Different utilizable substrates have different effects on cometabolic fate of imidacloprid in Stenotrophomonas maltophilia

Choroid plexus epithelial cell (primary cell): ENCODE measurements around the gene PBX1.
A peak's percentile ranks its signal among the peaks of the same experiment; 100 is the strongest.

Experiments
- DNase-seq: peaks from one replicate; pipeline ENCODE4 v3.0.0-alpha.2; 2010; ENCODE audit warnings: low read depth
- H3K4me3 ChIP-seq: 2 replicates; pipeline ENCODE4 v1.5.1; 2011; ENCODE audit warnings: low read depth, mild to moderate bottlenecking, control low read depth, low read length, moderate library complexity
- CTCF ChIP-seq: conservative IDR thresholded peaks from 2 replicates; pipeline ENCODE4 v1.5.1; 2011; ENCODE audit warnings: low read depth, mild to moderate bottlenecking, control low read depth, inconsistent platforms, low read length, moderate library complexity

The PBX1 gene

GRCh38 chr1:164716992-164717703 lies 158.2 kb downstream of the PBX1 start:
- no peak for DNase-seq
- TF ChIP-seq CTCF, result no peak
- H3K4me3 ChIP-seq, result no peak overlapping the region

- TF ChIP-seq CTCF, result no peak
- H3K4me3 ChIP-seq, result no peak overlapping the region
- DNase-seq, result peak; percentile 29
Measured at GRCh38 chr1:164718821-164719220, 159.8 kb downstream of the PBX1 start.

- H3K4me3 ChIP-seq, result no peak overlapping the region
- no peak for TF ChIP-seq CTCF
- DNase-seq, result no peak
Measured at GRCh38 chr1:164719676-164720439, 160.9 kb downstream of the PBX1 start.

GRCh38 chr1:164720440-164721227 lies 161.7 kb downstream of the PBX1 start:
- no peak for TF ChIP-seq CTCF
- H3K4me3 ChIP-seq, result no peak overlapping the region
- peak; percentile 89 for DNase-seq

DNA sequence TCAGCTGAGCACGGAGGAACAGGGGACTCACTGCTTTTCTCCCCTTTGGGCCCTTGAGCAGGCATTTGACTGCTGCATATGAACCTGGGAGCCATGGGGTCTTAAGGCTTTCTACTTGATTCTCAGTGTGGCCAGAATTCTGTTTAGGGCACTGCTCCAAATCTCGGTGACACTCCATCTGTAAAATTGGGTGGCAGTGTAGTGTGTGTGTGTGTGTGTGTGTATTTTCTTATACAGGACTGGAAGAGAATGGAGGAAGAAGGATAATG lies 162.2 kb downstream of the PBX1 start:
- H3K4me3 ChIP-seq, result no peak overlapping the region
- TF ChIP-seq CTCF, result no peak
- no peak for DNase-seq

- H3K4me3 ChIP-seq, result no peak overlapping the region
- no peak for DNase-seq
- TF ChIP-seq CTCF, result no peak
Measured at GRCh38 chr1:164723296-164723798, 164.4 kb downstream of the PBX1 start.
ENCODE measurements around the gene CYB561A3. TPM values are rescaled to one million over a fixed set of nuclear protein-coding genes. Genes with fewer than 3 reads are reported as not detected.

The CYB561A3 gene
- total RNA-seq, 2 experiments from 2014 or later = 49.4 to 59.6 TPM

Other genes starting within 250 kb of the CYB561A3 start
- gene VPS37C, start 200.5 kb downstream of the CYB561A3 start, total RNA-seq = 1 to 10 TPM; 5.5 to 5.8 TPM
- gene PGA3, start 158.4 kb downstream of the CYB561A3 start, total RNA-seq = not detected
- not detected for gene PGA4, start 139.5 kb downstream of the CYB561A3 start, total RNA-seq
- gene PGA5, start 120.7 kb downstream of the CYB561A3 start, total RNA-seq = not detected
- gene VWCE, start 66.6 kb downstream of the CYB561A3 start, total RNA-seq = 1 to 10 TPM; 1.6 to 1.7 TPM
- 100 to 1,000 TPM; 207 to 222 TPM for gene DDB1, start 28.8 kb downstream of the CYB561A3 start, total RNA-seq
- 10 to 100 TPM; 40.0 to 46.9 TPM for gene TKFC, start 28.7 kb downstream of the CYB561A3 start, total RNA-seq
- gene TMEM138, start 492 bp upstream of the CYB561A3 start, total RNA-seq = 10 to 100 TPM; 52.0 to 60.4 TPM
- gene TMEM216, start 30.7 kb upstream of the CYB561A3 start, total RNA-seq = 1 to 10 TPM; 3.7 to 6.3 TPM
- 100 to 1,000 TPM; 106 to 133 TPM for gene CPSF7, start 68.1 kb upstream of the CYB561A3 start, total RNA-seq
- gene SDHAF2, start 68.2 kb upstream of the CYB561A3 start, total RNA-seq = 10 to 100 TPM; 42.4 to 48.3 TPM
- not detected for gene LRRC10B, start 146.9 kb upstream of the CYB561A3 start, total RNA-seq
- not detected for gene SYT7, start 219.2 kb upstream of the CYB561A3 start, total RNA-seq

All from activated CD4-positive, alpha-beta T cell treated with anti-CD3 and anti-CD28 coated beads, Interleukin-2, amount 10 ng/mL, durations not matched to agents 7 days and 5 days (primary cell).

Microbial cometabolism, i.e. "transformation of a non-growth substrate in the obligate presence of a growth substrate or another transformable compound" (Dalton and Stirling 1982) is a whole-cell phenomenon physiologically based on coupling of different catabolic pathways at the cellular level. It is frequently observed in transformation of xenobiotic non-growth substrates by individual microbial species. Transformation processes of this type are usually mediated by appropriate non-specific enzymes of the peripheric cellular metabolism able to modify a variety of substances other than their natural substrates. The precise mechanisms of coupling between metabolism of xenobiotic non-growth substrates and of particular additional carbon substrates may be different depending on the substrates and the microbial species involved. However, experimental data indicate that the primary function of the respective additional carbon substrates is to supply either energy, cofactors or metabolites for the different cellular events involved in the transformation process (e.g. uptake of the xenobiotic non-growth substrate, functioning of appropriate degradative enzymes of the peripheric cellular metabolism). Cometabolism of xenobiotics involves nothing special or novel from the standpoint of biochemistry. On the contrary, there are numerous examples where the turnover of particular natural compounds by certain aerobic or anaerobic microorganisms is essentially based on coupling of different catabolic pathways at the cellular level by transfer of hydrogen (i.e. reducing power) and/or energy between two or more enzymatic reactions. Synthetic chemicals which resist total degradation by individual microbial species may undergo mineralization due to complementary catabolic sequences mediated by certain multispecies microbial associations with cometabolic transformations being the initial steps. Although taking place in certain natural habitats (e.g. rhizospheres, sewage), microbial cometabolism of xenobiotics in natural ecosystems occurs with slow rates since the respective cometabolizing populations are generally small and will not increase in number or biomass in response to the introduced chemicals. However, under conditions of axenic microbial cultures, high concentrations of biomass, and appropriate substrate mixtures cometabolism of synthetic chemicals may be a useful technique of considerable practical importance to accumulate biochemical products at high yields. In addition, cometabolic capabilities of wild-type microorganisms may serve as a tool for the construction of microbial strains with a new degradative potential for recalcitrant xenobiotic compounds.